Virtually all criminal law scholars, and many jurists, Republican legislators, and special interest groups bemoan the over-federalization of criminal law, which they perceive as the inevitable result of too many federal laws being enacted and enforced at the whims of Congress and federal prosecutors. This uncontrolled growth, they argue, disrupts the delicate balance between state and federal law enforcement systems by draining resources and attention away from local law enforcement. We believe that such claims are largely unfounded or misdirected. While it is true that there are more federal criminal laws in existence than ever before, empirical evidence indicates that the size of the federal criminal code has little (if anything) to do with the annual number of federal prosecutions. In fact, as we demonstrate in Part I, while federal criminal caseloads have grown in recent decades almost all of the growth can be attributed to tougher federal drug and immigration enforcement policies, and not to a creeping federal encroachment upon areas traditional state concern. A review of federal criminal caseload data from 1940 onward reveals that rates of prosecution for most offense types remained stable, indicating there’s been no seismic change in the balance between federal and state law enforcement systems. In fact, most indicators suggest that federal resources continue to be expended primarily to vindicate and protect federal interests, while states remain the first line of defense against violent crimes, sex crimes, property crimes, and the like. In Part II, we explore and analyze scholars’ condemnation of federal criminal law enforcement as arbitrary or disruptive of states’ ability to craft local solutions to local problems. We respond directly to concerns over sentencing disparities between the state and federal systems, and the perception that some defendants are arbitrarily selected for prosecution. We argue that, in the vast majority of cases, federal prosecutors make reasoned, sensible decisions when selecting cases for federal prosecution. Even assuming arguendo that selection for federal prosecution was random, we find no support in case law for the proposition that random selection would be unjust or violate constitutional principles. The very nature of Our Federalism not only permits but encourages state and federal entities to identify and protect their (frequently overlapping) interests as they see fit. Finally, in Part III, we respond to the criticism that the over-federalization of criminal law has created an explosion of regulatory offenses without culpability, and a series of overbroad and vague federal criminal prohibitions. There are few if any unwitting individuals wrongly imprisoned because of unfair prosecutions. Instead, Congressional drafting deficiencies have been resolved by our long history of Supreme Court intervention in cases where federal statutes might otherwise raise due process concerns. The Court has successfully imposed extra-textual mens rea requirements to public welfare offenses, and similarly narrowed the interpretation of mail fraud, obstruction, and RICO.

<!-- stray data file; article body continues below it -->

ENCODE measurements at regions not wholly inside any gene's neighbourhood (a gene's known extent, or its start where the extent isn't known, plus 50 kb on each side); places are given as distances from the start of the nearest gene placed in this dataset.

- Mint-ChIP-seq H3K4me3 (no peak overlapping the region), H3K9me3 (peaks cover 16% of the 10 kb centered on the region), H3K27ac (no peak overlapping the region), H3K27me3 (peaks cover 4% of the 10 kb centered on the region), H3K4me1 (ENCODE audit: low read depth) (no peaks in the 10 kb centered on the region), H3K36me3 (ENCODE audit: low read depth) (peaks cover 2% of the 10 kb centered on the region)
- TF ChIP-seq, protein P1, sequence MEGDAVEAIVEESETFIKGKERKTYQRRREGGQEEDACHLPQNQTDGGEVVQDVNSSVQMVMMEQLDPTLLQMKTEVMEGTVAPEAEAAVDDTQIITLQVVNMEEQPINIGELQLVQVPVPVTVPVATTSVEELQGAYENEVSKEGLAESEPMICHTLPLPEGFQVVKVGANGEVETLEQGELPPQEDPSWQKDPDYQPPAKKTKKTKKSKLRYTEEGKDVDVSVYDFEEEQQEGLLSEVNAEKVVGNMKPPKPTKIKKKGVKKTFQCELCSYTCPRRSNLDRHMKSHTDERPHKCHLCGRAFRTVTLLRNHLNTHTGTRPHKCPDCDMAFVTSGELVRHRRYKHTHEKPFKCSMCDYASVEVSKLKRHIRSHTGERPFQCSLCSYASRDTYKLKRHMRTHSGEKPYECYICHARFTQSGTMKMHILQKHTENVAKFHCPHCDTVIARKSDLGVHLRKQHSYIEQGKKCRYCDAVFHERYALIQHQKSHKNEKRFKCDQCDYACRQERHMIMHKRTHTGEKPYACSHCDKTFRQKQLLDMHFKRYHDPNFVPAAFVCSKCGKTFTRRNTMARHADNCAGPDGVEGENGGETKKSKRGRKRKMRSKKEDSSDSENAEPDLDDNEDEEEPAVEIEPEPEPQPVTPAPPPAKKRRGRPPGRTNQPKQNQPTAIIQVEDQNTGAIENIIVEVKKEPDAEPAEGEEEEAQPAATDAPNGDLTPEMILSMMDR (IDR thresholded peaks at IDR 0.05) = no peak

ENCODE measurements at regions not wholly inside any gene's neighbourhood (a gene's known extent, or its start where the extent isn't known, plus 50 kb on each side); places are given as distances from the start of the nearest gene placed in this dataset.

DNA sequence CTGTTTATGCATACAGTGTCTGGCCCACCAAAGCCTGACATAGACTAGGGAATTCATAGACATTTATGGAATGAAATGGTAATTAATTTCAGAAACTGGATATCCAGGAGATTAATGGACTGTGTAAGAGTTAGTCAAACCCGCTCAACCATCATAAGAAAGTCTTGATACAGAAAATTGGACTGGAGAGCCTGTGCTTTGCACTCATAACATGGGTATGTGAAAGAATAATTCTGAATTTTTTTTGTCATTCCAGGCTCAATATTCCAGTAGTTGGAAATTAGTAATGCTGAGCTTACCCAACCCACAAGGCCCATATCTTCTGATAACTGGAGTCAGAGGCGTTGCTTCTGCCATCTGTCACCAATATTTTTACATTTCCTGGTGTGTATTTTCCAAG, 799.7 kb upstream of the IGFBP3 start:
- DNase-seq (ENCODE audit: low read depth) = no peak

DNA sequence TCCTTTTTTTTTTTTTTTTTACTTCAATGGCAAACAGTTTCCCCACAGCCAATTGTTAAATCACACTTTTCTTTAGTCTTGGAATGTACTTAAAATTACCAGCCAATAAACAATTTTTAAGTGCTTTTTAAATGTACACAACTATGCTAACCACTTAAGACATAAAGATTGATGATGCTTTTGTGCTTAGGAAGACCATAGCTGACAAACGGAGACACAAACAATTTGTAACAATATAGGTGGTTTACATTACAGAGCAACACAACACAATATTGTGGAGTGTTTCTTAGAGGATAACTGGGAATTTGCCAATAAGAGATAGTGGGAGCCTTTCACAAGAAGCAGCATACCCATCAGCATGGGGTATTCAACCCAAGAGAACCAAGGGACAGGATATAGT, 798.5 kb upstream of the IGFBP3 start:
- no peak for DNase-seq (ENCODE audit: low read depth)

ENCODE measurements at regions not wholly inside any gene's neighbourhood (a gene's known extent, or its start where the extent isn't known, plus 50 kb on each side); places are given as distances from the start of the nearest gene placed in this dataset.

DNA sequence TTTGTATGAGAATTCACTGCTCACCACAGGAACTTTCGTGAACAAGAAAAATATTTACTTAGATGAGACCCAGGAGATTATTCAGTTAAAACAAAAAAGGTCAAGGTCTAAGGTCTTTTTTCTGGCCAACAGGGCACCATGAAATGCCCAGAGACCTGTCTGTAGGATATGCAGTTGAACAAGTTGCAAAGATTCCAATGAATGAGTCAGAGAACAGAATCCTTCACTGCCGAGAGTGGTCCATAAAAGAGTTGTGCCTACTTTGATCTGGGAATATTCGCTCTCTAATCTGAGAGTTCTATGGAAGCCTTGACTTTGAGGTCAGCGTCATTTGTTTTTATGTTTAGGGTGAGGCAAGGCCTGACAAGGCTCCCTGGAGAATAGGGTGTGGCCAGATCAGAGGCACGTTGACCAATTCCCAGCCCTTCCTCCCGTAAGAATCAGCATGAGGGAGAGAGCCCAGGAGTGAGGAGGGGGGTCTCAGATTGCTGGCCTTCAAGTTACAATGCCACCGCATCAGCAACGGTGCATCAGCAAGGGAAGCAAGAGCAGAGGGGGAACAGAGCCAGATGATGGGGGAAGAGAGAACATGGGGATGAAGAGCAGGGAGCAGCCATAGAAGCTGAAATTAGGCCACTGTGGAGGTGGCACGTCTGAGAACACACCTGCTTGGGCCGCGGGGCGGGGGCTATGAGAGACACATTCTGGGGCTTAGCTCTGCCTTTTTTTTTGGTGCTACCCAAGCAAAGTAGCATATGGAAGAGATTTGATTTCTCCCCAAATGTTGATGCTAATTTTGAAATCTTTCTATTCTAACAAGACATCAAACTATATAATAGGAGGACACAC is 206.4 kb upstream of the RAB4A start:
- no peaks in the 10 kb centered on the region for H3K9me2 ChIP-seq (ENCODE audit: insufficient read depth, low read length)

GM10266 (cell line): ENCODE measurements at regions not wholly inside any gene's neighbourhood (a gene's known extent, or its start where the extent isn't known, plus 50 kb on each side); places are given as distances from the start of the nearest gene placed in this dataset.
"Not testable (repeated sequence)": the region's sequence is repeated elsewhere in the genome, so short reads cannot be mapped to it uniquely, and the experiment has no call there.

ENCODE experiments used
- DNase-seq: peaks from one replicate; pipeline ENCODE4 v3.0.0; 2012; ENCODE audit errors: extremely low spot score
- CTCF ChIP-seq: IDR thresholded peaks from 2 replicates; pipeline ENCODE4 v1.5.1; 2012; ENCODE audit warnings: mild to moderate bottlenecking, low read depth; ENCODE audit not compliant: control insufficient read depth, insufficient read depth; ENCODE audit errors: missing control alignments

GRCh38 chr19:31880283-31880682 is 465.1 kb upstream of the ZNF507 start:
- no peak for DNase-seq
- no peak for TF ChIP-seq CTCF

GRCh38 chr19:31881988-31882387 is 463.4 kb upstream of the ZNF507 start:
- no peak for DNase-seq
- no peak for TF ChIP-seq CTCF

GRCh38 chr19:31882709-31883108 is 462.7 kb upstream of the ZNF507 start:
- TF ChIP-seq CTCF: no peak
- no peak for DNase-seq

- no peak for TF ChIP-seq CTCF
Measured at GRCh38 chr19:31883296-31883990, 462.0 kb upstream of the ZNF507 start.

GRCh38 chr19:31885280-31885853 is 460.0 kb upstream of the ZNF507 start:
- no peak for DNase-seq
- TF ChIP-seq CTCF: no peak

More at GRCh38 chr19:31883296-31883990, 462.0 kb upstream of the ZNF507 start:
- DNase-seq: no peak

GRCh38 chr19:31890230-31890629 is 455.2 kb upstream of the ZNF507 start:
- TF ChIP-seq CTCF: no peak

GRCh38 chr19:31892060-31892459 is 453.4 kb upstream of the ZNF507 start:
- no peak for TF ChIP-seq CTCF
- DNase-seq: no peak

Susan R. Klein, Debunking Claims of Over-Federalization of Criminal Law, 62 Emory Law Journal 1 (2012) (with Ingrid B. Grobey).